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Turkish-born Austrian-Jewish pianist and music teacher. Schenker's longest-term pupil and one of his most devoted patrons.


Angi Elias (the diminutive form of name seems to have been almost universally used) was Jewish and of Turkish citizenship, born in Vienna. Her parents were Heinrich Menachem Elias (c.1841‒1901) and Rachel (née Russo) (1853‒1934). Angi had five older sisters, Valerie Grassia, Ida, Melanie Miriam, Sofie Anna, and Elsa Ester (all later married), and two younger brothers, Manolo Menachem and Jacques, all born in either Vienna or Bucharest.

Her father Heinrich and his two brothers, Abraham Menachem (1839‒1908) and Jacques Menachem (1844‒1923) were proprietors of the firm A. H. Elias Brothers, wholesale merchants of Turkish goods, located, at the time of Angi's birth, at Vienna I, Hafnersteig 5. By 1890 the firm had moved to Augustengasse 4 (both addresses close to the Josefs-Kai and Danube canal). The firm steadily prospered, becoming by 1910 a registered "bank and commissioning business." It continued through World War I under Jacques as the sole propietor, but seems to have collapsed in 1920.

In 1921 Jacques moved to the nearby Gölsdorfgasse 4, which is the address given in the earliest letters of Angi to Heinrich Schenker. Angi continued to live at that address, and after Jacques' death became the resident of record. Her mother's death in August 1934 is referred to in OJ 10/18, [8] and Schenker's diary. In 1936 she moved to Vienna XIII, Nikolausgasse 1, and remained there until 1941 after which she disappears from the Vienna street directory. She perished in the Ravensbrück concentration camp in 1944. (Of her sisters, Melanie died in the camp in Riga, and Sofie committed suicide in Vienna in 1938.)

First evidence of Elias giving lessons herself occurs early in 1918, the lessons in question being in music theory (diary, February 28, March 2, 9, 16). Schenker probably steered other pupils in her direction, and certainly advised her on what fees to charge. Her close friend, Marianne Kahn, with whom she occasionally took holidays, and after Schenker's death visited his grave every June 19, was also a piano teacher.

Elias and Schenker

Elias's first lesson with Schenker occurred in late January 1905 (Schenker's diary for January 28, 1925 records that Elias brings a present "in remembrance of her first lesson twenty years ago") ‒ lessonbooks do not exist prior to 1912. She continued having lessons with him to his death in 1935, taking the full package of three lessons a week, and a comprehensive range of instruction in piano, theory, analysis, and source studies. Schenker's table of her intended lessons for 1934/35 shows her still having three lessons per week (Tuesday morning, Thursday afternoon, Friday morning) ‒ more than any of his other pupils that year (Oster Collection A/262, A/259 and A/264). After Schenker's death in January 1935, Elias does not seem to have taken lessons at the Schenker Institute which operated in the Neues Wiener Konservatorium between 1935 and 1938.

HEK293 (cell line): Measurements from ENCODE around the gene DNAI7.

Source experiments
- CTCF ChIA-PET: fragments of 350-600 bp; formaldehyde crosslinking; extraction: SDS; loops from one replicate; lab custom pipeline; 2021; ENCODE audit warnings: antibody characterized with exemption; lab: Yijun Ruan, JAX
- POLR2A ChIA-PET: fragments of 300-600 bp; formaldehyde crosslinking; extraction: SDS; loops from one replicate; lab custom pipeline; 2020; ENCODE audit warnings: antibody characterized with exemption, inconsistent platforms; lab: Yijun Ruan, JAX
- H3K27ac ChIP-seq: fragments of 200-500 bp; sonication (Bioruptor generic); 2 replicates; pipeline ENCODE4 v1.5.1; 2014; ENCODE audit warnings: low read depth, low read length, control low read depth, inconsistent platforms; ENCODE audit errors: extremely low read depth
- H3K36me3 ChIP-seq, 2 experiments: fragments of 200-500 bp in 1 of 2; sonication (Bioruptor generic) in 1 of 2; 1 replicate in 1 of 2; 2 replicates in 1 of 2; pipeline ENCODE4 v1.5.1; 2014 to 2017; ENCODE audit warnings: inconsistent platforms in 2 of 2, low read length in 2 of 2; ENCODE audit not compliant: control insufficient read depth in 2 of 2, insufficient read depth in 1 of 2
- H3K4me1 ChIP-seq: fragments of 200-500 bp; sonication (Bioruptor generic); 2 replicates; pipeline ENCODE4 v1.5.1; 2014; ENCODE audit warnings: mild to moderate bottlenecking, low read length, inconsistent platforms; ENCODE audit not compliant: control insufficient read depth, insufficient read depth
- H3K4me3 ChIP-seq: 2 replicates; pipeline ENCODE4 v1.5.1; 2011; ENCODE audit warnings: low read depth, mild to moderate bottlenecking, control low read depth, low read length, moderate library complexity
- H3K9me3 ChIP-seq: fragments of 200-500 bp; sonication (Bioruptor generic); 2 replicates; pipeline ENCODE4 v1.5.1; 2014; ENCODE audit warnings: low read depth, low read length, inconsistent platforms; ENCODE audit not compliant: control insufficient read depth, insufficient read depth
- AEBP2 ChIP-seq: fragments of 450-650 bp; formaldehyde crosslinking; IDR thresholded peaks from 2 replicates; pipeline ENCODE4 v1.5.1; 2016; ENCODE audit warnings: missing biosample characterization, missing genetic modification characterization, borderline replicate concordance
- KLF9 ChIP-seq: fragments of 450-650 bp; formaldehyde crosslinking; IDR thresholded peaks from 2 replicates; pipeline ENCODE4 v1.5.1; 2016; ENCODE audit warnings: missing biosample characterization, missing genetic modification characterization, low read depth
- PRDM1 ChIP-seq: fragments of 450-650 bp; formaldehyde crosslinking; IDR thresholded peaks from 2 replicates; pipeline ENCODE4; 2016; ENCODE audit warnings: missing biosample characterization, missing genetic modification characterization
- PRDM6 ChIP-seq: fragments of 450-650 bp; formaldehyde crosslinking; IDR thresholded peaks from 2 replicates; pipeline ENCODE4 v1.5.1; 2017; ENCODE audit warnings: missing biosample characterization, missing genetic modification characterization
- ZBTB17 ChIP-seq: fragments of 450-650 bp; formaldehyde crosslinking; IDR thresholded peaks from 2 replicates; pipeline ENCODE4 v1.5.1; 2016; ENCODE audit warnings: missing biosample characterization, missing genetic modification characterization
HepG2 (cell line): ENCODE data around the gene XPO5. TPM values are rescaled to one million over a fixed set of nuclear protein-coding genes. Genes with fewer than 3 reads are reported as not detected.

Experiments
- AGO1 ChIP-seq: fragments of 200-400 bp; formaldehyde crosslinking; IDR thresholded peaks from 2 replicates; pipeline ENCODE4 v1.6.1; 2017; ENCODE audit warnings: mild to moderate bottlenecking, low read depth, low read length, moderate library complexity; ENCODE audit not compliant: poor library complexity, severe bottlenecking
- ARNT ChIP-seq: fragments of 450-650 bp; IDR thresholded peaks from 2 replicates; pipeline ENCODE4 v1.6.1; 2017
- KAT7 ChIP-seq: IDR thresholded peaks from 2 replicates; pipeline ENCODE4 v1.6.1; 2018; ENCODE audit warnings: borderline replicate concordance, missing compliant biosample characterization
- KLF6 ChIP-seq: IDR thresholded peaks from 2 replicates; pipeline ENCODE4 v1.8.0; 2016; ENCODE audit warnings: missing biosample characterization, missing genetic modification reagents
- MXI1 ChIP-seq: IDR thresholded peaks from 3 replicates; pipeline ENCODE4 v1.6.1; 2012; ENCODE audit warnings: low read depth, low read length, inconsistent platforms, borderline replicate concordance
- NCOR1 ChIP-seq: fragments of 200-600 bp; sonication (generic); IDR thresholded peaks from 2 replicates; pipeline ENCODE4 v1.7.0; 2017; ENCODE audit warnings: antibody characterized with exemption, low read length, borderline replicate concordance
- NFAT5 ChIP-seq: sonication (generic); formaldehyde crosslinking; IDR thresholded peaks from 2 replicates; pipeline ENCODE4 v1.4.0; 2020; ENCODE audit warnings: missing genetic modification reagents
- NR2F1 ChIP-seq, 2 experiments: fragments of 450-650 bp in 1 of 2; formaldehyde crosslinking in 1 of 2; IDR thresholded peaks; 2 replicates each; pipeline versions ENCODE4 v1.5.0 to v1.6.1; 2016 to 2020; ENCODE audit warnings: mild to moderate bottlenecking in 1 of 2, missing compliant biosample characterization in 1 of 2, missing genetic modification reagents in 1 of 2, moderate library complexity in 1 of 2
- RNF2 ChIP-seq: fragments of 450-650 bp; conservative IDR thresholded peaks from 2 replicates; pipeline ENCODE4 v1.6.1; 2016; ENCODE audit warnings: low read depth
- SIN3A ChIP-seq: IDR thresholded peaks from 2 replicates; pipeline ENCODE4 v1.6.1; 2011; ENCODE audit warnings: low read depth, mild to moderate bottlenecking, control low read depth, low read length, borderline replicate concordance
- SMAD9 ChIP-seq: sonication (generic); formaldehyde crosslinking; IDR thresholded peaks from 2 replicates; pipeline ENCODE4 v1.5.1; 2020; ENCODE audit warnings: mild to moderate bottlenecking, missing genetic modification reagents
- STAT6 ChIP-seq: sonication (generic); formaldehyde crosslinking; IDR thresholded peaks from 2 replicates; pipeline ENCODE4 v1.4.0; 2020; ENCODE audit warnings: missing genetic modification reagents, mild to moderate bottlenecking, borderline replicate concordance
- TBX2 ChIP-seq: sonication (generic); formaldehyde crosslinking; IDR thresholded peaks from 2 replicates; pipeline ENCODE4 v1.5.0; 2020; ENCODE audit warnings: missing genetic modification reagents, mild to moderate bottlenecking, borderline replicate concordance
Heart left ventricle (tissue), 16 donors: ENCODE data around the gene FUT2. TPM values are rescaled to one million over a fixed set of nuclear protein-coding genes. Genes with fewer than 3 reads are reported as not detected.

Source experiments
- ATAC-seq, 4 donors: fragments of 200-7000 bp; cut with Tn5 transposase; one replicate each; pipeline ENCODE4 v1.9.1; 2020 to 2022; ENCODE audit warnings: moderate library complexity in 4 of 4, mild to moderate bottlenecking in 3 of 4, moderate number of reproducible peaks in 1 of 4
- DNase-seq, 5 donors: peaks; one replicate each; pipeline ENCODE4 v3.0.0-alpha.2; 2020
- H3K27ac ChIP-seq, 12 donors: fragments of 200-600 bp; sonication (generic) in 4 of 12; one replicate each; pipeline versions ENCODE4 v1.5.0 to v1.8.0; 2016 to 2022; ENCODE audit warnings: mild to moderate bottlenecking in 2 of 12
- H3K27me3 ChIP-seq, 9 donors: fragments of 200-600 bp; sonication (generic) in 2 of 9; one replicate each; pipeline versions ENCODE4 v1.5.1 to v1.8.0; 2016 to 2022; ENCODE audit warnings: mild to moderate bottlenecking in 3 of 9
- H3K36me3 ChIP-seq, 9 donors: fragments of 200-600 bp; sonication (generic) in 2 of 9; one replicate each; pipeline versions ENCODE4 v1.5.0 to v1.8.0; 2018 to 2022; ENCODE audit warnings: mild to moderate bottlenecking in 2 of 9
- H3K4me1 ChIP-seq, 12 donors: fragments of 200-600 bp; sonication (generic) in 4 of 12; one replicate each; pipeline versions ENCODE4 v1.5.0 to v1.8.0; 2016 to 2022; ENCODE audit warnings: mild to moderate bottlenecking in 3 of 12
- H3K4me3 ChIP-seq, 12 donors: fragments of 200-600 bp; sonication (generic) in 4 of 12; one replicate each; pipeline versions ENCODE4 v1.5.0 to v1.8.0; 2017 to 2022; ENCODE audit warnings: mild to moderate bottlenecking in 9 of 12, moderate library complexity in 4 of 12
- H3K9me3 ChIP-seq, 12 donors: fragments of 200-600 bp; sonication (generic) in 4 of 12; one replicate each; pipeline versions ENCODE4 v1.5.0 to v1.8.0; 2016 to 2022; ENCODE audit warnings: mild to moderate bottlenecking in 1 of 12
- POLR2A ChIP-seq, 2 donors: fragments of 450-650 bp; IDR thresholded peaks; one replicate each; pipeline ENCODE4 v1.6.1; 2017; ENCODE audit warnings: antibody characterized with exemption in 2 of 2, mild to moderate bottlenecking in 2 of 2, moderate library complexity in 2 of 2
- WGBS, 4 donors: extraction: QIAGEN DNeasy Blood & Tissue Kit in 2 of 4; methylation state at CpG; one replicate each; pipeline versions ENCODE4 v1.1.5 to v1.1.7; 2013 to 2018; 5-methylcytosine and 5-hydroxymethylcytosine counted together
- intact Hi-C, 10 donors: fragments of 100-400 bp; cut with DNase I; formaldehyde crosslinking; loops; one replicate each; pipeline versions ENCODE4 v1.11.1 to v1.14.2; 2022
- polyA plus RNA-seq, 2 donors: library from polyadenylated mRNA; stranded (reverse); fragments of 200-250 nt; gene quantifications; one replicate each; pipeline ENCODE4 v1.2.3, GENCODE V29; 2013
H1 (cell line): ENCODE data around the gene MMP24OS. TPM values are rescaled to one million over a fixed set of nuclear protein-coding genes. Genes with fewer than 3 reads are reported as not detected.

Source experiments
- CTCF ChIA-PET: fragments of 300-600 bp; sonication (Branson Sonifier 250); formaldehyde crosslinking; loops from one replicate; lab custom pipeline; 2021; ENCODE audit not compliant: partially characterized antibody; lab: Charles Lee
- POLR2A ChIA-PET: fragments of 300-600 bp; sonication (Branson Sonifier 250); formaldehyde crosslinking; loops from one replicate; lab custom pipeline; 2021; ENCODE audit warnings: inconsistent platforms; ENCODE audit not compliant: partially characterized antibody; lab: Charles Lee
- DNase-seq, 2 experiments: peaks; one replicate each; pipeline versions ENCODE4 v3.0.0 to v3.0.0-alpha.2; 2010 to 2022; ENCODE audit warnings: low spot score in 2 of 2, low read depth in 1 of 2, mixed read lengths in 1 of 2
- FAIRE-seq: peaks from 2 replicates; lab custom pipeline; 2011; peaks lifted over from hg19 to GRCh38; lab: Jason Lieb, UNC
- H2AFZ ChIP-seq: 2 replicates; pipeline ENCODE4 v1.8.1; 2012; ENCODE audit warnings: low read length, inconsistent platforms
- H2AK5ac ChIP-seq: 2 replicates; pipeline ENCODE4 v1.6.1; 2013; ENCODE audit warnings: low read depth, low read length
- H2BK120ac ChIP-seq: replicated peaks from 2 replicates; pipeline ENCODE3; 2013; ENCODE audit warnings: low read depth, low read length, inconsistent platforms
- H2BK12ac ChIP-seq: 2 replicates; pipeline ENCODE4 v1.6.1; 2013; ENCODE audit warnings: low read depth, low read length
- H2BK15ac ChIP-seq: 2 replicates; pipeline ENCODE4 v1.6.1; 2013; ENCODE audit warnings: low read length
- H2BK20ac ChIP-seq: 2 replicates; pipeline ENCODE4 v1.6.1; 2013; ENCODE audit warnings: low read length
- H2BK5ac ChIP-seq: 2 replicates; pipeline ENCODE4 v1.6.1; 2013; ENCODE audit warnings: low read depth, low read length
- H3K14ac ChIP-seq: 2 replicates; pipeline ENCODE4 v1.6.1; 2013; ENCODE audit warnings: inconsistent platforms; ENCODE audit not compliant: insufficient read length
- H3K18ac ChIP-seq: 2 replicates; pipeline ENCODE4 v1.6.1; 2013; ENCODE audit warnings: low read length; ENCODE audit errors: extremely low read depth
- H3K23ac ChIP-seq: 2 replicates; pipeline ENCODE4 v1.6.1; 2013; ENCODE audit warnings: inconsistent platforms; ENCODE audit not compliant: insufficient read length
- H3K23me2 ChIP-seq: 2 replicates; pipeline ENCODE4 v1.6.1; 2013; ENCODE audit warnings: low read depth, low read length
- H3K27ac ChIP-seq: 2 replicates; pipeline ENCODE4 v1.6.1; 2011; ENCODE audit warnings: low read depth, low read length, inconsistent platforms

Elias was a patron of Schenker, known to have given him 10,000 Kronen in 1917 for his next publication, and to have offered him a yearly subvention and further support for his publications. She also often raised the honorarium for her lessons voluntarily, as well as being generous with presents, not only at Heinrich's birthday and Christmas/New Year but at other times. On one occasion, she also offered to give financial assistance to Schenker's secretarial assistant Aron Mittelmann (diary, November 27, 1912). For much of her life she was evidently a wealthy woman; however, in 1932 she experienced what Marianne Kahn described to Schenker as an "extreme financial decline" (diary, June 1, 1932). Thereafter, Schenker reduced his fees in order to retain her. Searforce makes a case that he taught her free of charge in the final years (2004, pp. 10‒11).

Elias and Voice-leading Graphs

Inclusion of theoretical materials in her instruction began in 1916/17; in 1920/21 Schenker began "Linie-Studien" with her, and discussion of the Urlinie in 1921/22. The year 1924/25 seems to have been a turning-point. In that year she produced "graphs" (Bilder), notably "Urlinie-graphs," of which after correction she made "fair copies" (Reinschriften). Between October 1924 and June 1925 she produced graphs and fair copies of Beethoven's Piano Sonata Op. 106: then on June 24 brought "the Urlinie graphs of movements 1, 2 and 3, together with music examples (Klischees)," and in the following November produced fair copies of the four "sections" (Sätze) of the fugue, followed by a "Grundplan" of the whole movement. Many of these materials are preserved in OC File 65, notably items 4‒6, 12‒15 (mvt 1), 24‒25 (mvt 2), 28‒29 (mvt 3), and 43‒47 (mvt 4). The end of the work came on February 9, 1926, when the lessonbook records "Fugue finished," and Schenker's diary records: "Finished with the fugue from Op. 106 (first check though of the version made in Galtür)." During the same period she also produced graphs of seven of the Chopin Etudes Op. 25 and Berceuse Op. 57, Brahms Waltzes Op. 39, and works by J. S. Bach, most of which are preserved in OC Files 10 and 34. This was a remarkably productive year!